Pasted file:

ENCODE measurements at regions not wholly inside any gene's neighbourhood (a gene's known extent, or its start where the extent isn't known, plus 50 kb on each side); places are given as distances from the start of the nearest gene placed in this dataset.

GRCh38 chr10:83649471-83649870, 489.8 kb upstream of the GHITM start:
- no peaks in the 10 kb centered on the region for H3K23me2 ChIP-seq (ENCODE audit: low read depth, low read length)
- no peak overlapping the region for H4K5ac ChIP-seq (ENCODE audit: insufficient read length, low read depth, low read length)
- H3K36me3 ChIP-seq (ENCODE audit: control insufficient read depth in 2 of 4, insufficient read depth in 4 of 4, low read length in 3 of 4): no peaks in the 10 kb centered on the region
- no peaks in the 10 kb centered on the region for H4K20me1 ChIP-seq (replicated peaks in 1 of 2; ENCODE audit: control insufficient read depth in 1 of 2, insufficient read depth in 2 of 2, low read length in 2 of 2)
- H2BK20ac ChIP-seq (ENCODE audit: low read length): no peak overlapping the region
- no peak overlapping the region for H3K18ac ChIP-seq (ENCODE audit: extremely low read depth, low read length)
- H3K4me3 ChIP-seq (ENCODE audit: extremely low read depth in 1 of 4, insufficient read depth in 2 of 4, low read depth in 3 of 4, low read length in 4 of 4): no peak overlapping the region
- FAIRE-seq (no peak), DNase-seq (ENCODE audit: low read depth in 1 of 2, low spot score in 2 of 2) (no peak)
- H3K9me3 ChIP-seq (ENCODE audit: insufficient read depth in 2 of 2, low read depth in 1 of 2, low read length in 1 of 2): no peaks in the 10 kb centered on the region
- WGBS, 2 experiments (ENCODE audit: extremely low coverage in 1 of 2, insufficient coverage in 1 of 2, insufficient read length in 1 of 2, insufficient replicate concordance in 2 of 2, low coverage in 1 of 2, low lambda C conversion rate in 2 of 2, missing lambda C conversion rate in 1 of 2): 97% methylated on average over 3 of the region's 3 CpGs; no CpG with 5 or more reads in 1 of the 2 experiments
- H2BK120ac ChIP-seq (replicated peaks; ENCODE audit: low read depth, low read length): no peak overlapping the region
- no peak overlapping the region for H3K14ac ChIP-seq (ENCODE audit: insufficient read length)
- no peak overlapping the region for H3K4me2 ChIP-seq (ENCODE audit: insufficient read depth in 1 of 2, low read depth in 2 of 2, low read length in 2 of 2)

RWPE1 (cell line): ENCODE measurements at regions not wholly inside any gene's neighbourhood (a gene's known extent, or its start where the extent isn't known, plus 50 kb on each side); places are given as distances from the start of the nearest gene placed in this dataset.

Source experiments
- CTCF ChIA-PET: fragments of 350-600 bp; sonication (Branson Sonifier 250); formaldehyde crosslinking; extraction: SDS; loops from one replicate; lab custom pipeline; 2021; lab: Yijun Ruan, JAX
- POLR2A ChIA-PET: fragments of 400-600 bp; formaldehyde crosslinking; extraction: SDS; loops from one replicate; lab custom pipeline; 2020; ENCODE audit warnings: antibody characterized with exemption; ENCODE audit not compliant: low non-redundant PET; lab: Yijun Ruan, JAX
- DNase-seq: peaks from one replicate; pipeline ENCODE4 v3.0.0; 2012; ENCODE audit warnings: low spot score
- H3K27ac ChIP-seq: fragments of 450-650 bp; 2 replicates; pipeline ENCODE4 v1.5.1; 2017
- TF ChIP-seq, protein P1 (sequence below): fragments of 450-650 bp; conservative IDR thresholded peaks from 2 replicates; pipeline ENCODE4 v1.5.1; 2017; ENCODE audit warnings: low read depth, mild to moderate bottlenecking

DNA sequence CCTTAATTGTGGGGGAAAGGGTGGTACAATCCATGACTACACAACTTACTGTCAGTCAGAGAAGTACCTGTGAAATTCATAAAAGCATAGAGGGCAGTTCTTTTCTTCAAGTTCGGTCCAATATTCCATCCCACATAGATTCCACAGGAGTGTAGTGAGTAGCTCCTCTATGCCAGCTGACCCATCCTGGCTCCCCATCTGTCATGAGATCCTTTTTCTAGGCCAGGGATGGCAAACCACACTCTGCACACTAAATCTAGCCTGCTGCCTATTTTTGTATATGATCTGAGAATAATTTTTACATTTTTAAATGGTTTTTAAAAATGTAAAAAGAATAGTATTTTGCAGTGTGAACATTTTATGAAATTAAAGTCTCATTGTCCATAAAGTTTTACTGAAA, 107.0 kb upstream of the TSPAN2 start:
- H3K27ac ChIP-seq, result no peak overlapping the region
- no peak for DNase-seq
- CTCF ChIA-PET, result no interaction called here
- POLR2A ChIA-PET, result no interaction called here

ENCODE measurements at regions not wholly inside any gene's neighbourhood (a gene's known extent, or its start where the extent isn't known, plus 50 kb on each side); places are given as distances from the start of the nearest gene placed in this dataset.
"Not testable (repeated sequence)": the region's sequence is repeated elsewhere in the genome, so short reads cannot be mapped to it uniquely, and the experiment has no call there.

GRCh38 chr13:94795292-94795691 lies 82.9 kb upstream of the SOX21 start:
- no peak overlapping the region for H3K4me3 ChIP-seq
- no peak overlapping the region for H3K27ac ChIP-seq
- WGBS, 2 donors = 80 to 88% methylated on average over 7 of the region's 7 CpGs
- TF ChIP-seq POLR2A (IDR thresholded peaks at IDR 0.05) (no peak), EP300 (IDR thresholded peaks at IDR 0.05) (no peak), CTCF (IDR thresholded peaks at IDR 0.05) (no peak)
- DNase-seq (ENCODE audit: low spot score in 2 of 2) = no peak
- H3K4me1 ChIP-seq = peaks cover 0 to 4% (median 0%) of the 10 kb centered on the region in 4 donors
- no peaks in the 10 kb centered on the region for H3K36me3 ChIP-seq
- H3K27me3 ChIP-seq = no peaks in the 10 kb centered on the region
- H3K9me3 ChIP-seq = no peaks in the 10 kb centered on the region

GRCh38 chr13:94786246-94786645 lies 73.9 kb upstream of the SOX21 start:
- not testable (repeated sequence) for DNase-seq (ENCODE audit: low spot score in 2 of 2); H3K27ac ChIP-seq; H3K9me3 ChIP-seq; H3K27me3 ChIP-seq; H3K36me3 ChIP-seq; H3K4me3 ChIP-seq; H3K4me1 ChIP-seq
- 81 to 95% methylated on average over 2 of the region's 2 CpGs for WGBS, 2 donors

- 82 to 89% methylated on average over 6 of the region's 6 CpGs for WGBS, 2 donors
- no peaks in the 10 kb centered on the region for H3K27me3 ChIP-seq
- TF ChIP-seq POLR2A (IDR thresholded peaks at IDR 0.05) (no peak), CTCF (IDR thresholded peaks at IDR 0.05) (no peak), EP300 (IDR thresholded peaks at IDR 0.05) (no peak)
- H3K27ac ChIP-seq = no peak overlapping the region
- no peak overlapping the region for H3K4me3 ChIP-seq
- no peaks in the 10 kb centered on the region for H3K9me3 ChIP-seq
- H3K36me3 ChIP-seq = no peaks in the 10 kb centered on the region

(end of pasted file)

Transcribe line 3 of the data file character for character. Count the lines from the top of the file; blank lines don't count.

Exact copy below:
- no peaks in the 10 kb centered on the region for H3K23me2 ChIP-seq (ENCODE audit: low read depth, low read length)